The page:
The Portal is a head scratcher. Its a chat app that manifested itself into a hardware through sheer force of will. The first commercially available product from Building 8 isnt as instantly iconic a piece of hardware as Snaps Spectacles. In fact, at first glance, the device seems like little more than an Echo Show/Google Home Hub competitor. And then theres the matter of timing. In a meeting with TechCrunch ahead of launch, Facebooks hardware team was quick to list the various ways the company is proactively protecting user privacy, from a camera button to a physical lens cap. The social media giant has always been a lighting rod for these issues, but 2018 has been particularly tough, for reasons summed up well in Taylors simply titled post, Facebook, are you kidding? Whats most peculiar, however, is in this age of multi-tasking devices, the Facebook Portal and Portal+ are devices that are designed to do one thing really well. Rather than pushing to develop a true Echo competitor, Facebooks first ground-up piece of hardware is essentially a teleconferencing device for friends and family. It is, in the products defense, one wrapped in solid hardware design with some clever choices throughout. If the Portal ultimately winds up lining the thrift store shelves of history, it wont be due to choices Facebook made to serve its core competency. Rather, it will be due to the fact that the product team has neglected some other features in the name of focusing on video chat — a feature thats got no shortage of delivery devices. Facebook told me that Portals other features will be updated based on user feedback — almost as if the company is unsure what, precisely, customers would want from such a device outside of video chat. The timing of the device is certainly telling. Facebook is clearly banking on selling a lot of Portals for the holidays. You can practically see the ads playing out, as some melancholy voice sings the beginning strains of Ill Be Home for Christmas. The first spot isnt as on the nose, but similar heart-strings are tugged, as evidenced by the Feel There title. Thats Facebooks pitch in a nutshell: We know it sucks you cant be with your nieces and nephews or elderly parents right now, but hopefully this screen will do the trick. From a hardware design perspective standpoint, Im on board. The smaller Portal looks quite a bit like Lenovos Google Assistant-powered Smart Display, albeit with the different speaker placement. Im into it. Lenovos device is probably the best-looking smart screen around, and the Portal is an identical cousin with a slightly different haircut. The Portal+ — the model thats been hanging on my office desk for a few days now — is the more innovative of the two products from an industrial design perspective. It is, essentially, an ultra-wide 15.6-inch tablet mounted atop a tall, thin base. The display is connected to the base via a joint that allows it to swivel smoothly between portrait and landscape mode. The screen is 1080p — plenty good for video chat, and a big step up from the Echo Show and (especially) Google Home Hub. Of course, the large footprint means its going to be tough for those in smaller spaces to find an ideal spot (says the guy living in a one-bedroom apartment in New York City). At present, its sitting atop my AirPort router. The all-important camera is positioned an inch above the screen, like an unblinking eye of Sauron. The 12-megapixel camera can do 5x zoom and capture movement within a 140-degree range. The four-mic array flanks the lens on either side, doing double duty of listening to commands and noise canceling during chats. Along the narrow top ridge are three inductive buttons — two volume, one to turn off the camera and mic. When you hit that last one, a notification will pop up on screen, and a small red light will illuminate just to the right of the camera, for added assurance. As an extra measure, Facebook also tossed in a plastic clip to physically cover the camera. I found myself making a point to keep the lens cap on the majority of the time when I wasnt using the device to chat. When I was talking to someone, I slipped it to the side, but kept it clipped on the base. The little piece of plastic is pretty easily lost. If Facebook does end up making another one of these, a mechanical lens cap like the kind you find on a point and shoot camera is probably the way to go. The button placement is a bit of a shit show. The way I have the Portal+ set up on my desk, the buttons are above eye-level. Makes sense, you want the display right around your face, you know, to look at it. This means when I want to, say, change the volume, I find myself fiddling in the dark for them. Given that theyve got no tactility, I invariably end up hitting the wrong one, more often than not jacking up the volume in the process. Similarly, I often end up hitting a button or two when attempting to clip on the lens cap. Next time out, Facebook needs to either go with physical buttons or find a better spot to place them — tough, I know, given the odd shape of the thing. The screen placement ensures that the display doesnt obscure the camera in either portrait or landscape — though when swiveling, the corners do eclipse the shot. When in portrait, the bottom of the display does block roughly half of the bottom speaker. This is a bit of a design flaw, though surprisingly, it doesnt dampen the sound as much as Id initially expected. That said, when youre using the device to listen to music, keep it in landscape mode. In fact, I found myself keeping it that way the majority of the time I was using it, regardless. The sound quality on the thing is decent. I havent had a chance to put it up against the standard Portal, but the deluxe version sports a more complex speaker array — 20w (2 tweeters, single 4-inch bass) versus 10w (2 full-range drivers). Like all of these smart displays, Im not going to recommend this as your default home stereo, but Ive been using it to listen to Spotify all day, and have been largely enjoying the experience. The Portals interface is an extremely bare-bones experience. The UI flips between two primary cards. The primary is, naturally, a list of your Facebook contacts. Up top are the six you most regularly chat with, and below are your hand-picked favorites. One of the nice bits here is that the people you speak with dont actually need a Portal to talk. They can chat with you on their phone or computer. Swipe left and you get a screen full of large icons. From here you can click into Facebook videos or pick from your Portal apps — Food Network, iHeartRadio, Newsy, Pandora and Spotify by default. Click into the apps icon and youll find that thats really all there is for Portal apps at the moment. Thin soup doesnt really begin to describe it. Its a decent enough starting point, but honestly, Facebook doesnt seem particularly interested in courting more developers or opening up the API to all comers. Again, the company is taking a very wait and see approach to just about everything here. Still, Portal does bring some interesting innovation to video chat. To trigger the function, say Hey Portal and then call [enter name here]. Simple enough. Though the actual Hey Portal features are essentially limited to things like making calls and putting the unit to sleep. Anything beyond that and poor Portal gets confused. Even something like Hey Portal, turn off camera is met with an I cant do that yet in Portals uneven speech pattern. For everything else, Portal defaults to Alexa — functionality you can add during the setup process. That the system relies on Amazons smart assistant to do much of the heavy lifting here further makes one wonder why Facebook expects users to adopt its product over the Echo. Portals greatest trick is its automatic zooming and panning. Using built-in AI, the system automatically tracks users and follows them around the frame. So you can, say, cook dinner while chatting and Portal will be with you the whole way. The camera will also pan in and out as additional people enter and leave the room, keeping them all in frame. While chatting with Sarah Perez (who was using the standard Portal on the other end), the camera even zoomed in on her dog when she left the room for a moment. The zooming is smooth and the effect is impressive, owing in part to the fact that the team worked with a Hollywood cinematographer to help polish its execution. By default it moves a bit too much for my liking, slowly zooming in and out in a way that can may you low-level seasick — though you can adjust the sensitivity in settings. My second favorite part in video chat is the ability to share songs via Spotify, Pandora and iHeartMusic. When I start playing something on my end, Sarah hears it, too. And we can both adjust our individual volumes. You can also pair the system to Bluetooth speakers or headphones, if thats more to your liking. This being Facebook, the system comes equipped with AR-style photo filters — 15 in all (with more coming, no doubt). You can turn yourself into a werewolf, add a disco ball — you know, the usual. They do a good job tracking your movements and add an extra little dimension of fun to the system. Story time is another fun feature for those Portaling with young children. On your side, youll see a teleprompter with a story — on theirs, its you embedded inside an AR storybook like the Three Pigs. There are only a few stories at launch, but then most kids enjoy repetition, right? So I sent my mom that newfangled Facebook PortalLike the Home Hub, Portal defaults to a makeshift digital picture frame when not in use. Naturally, it defaults to photos and videos from your Facebook feed. As someone who doesnt really use Facebook to put my life on display, the Superframe feature wasnt really by bag, though the ability to display info like the weather and reminders of things like friends birthdays was nice. Above all, Portal is a bit of a one-hit wonder. Admittedly, it does that one thing (video chat) fairly well, and at $200 for the Portal and $349 for the Portal+, its certainly priced competitively (and in spite of Facebooks insistence otherwise, may be a bit of a loss leader). But its a hard sell compared to more well-rounded devices like the Echo Show and Google Home Hub. And, of course, theres all the privacy baggage that inviting Facebook into your home entails. Between the camera/speaker disabling button, lens cap, localized AI and the promise not to eavesdrop or spy, Facebook has gone out of its way to ensure users that its not using the device as a portal into your own privacy. But given the kind of year the companys been having, for many potential buyers not even all of that is likely to be enough. Theres a default screen saver on the device that asks Hey Portal, what can you do? Its meant, of course, to prompt you to click through and discover new features. But its an important question — and in its current iteration, its not one for which Portal is able to offer a particularly compelling answer.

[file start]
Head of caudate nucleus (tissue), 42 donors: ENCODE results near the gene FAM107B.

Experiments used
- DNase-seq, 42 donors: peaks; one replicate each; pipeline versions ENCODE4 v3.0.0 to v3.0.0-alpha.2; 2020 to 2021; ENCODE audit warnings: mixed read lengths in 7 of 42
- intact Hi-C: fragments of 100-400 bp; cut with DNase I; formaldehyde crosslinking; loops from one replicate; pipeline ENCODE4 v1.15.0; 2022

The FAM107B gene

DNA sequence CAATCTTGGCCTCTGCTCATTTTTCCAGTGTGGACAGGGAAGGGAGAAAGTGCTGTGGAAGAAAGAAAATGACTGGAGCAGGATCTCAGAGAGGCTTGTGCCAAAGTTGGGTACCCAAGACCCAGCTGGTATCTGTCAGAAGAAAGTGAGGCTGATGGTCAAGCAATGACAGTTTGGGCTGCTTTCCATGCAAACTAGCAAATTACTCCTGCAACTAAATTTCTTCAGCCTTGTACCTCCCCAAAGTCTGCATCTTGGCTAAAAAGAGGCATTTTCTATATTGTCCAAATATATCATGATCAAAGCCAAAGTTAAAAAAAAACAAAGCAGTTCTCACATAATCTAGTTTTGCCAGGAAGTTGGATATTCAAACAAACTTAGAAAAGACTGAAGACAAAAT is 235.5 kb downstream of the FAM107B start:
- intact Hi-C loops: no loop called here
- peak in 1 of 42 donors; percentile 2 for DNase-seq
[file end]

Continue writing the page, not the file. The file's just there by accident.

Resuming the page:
When the initial buzz of Portal finally dies down, its the timing that will be remembered most. Theres never a great time for a company like Facebook to launch a product like Portal, but as far as optics go, the whole of 2018 probably should have been a write-off. Our followup headline, Facebook, are you kidding? seems to sum up the fallout nicely. But the company soldiered on, intent to launch its in-house hardware product, and insofar as its intentions can be regarded as pure, there are certainly worse motives than the goal of connecting loved ones. Thats a promise video chat technology brings, and Facebooks technology stack delivers it in a compelling way. Any praise the company might have received for the products execution, however, quickly took a backseat to another PR dustup. Heres Recode with another fairly straightforward headline. It turns out that Facebook could in fact use data collected from its Portal in-home video device to target you with ads. In a conversation with TechCrunch this week, Facebook exec Andrew Boz Bosworth claims it was the result of a misunderstanding on the companys part. I wasnt in the room with that, Bosworth says, but what Im told was that we thought that the question was about ads being served on Portal. Right now, Facebook ads arent being served on Portal. Obviously, if some other service, like YouTube or something else, is using ads, and youre watching that youll have ads on the Portal device. Facebooks been serving ads on Portal. Facebook is working to draw a line here, looking to distinguish the big ask of putting its own microphones and a camera in consumer living rooms from the standard sort of data collection that forms the core of much of the sites monetization model. [T]he thing thats novel about this device is the camera and the microphone, he explains. Thats a place that weve gone overboard on the security and privacy to make sure consumers can trust at the electrical level the device is doing only the things that they expect. Facebook Portal+ reviewFacebook was clearly working to nip these questions in the bud prior to launch. Unprompted, the company was quick to list the many levels of security and privacy baked into the stack, from encryption to an actual physical piece of plastic the consumer can snap onto the top of the device to serve as a lens cap. Last night, alongside the announcement of availability, Facebook issued a separate post drilling down on privacy concerns. Portal: Privacy and Ads details three key points: Facebook is quick to explain that, in spite of what it deemed a misunderstanding, it hasnt switched approaches since we spoke ahead of launch. But none of this is to say, of course, that the device wont be collecting data that can be used to target other ads. Thats what Facebook does. So I sent my mom that newfangled Facebook PortalI can be quite definitive about the camera and the microphone, and content of audio or content of video and say none of those things are being used to inform ads, full stop, the executive tells TechCrunch. I can be very, very confident when I make that statement. However, he adds, Once you get past the camera and the microphones, this device functions a lot like other mobile devices that you have. In fact, its powered by Messenger, and in other spaces its powered by Facebook. All the same properties that a billion-plus people that are using Messenger are used to are the same as whats happening on the device. As a hypothetical, Bosworth points to the potential for cross-platform ads targeting video calling for those who do it frequently — a classification, one imagines, that would apply to anyone who spends $199 on a video chat device of this nature. If you were somebody who frequently use video calls, Bosworth begins, maybe there would be an ad-targeting cluster, for people who were interested in video calling. You would be a part of that. Thats true if you were using video calling often on your mobile phone or if you were using video calling often on Portal. Facebook may have painted itself into a corner with this one, however. Try as it might to draw the distinction between cameras/microphones and the rest of the software stack, theres little doubt that trust has been eroded after months of talk around major news stories like Cambridge Analytica. Once that notion of trust has been breached, its a big lift to ask users to suddenly purchase a piece of standalone hardware they didnt realize they needed a few months back. Certainly, the headwinds that we face in terms of making sure consumers trust the brand are ones that were all familiar with and, frankly, up to the challenge for, says Bosworth. Its good to have extra scrutiny. Weve been through a tremendous transformation inside the company over the last six to eight months to try to focus on those challenges. The executive believes, in fact, that the introduction of a device like Portal could actually serve to counteract that distrust, rather than exacerbate it. This device is exactly what I think people want from Facebook, he explains. It is a device focused on their closest friends and family, and the experiences, and the connections they have with those people. On one hand, I hear you. Its a headwind. On the other hand, its exactly what we need. It is actually the right device that tells a story that I think we want people to hear about, what we care about the most, which is the people getting deeper and more meaningful hashes of one another. If Portal is ultimately a success, however, it wont be because the product served to convince people that the company is more focused on meaningful interactions versus ad sales before. It will be because our memories are short. These sorts of concerns fade pretty quickly in the face of new products, particularly in a 24-hour news environment when basically everything is bad all the time. The question then becomes whether Portal can offer enough of a meaningful distinction from other products to compel users to buy in. Certainly the company has helped jumpstart this with what are ultimately reasonably priced products. But even with clever augmented reality features and some well-produced camera tracking, Facebook needs to truly distinguish this device from an Echo Show or Google Home Hub. This is the first Facebook-branded hardware, says Bosworth. Its early. I dont know that we have any specific sales expectations so much as what we have is an expectation to have a market thats big enough that we can learn, and iterate, and get better. This is true, certainly — and among my biggest complaints with the device. Aside from the aforementioned video chat functionality, the Portal doesnt feel like a particularly fleshed-out device. Theres an extremely limited selection of apps pre-loaded and no app store. Video beyond the shorts offered up through Facebook is a big maybe for the time being. During my review of the Portal+, I couldnt shake the feeling that the product would have functioned as well — or even better, perhaps — as an add-on to or joint production with Amazon. However, that partnership is limited only to the inclusion of Alexa on the device. In fact, the company confirms that we can expect additional hardware devices over the next couple of years. As it stands, Facebook says its open to a broad spectrum of possibilities, based on consumer demand. Its something that could even, potentially, expand to on-device record, a feature that would further blur the lines of what the on-board camera and microphone can and should do. Right now, theres no recording possible on the device, Bosworth says. The idea that a camera with microphones, people may want to use it like a camera with microphones to record things. We wanted to start in a position where people felt like they could understand what the device was, and have a lot of confidence and trust, and bring it home. Theres an obvious area where you can expand it. Theres also probably areas that are not obvious to us […] Its not at all fair to say that this is any kind of a beta period. We only decided to ship it when we felt like we had crossed over into full finished product territory. From a privacy perspective, these things always feel like a death by a million cuts. For now, however, the company isnt recording anything locally and has no definitive plans to do so. Given the sort of year the company has been having with regards to optics around privacy, its probably best to keep it that way.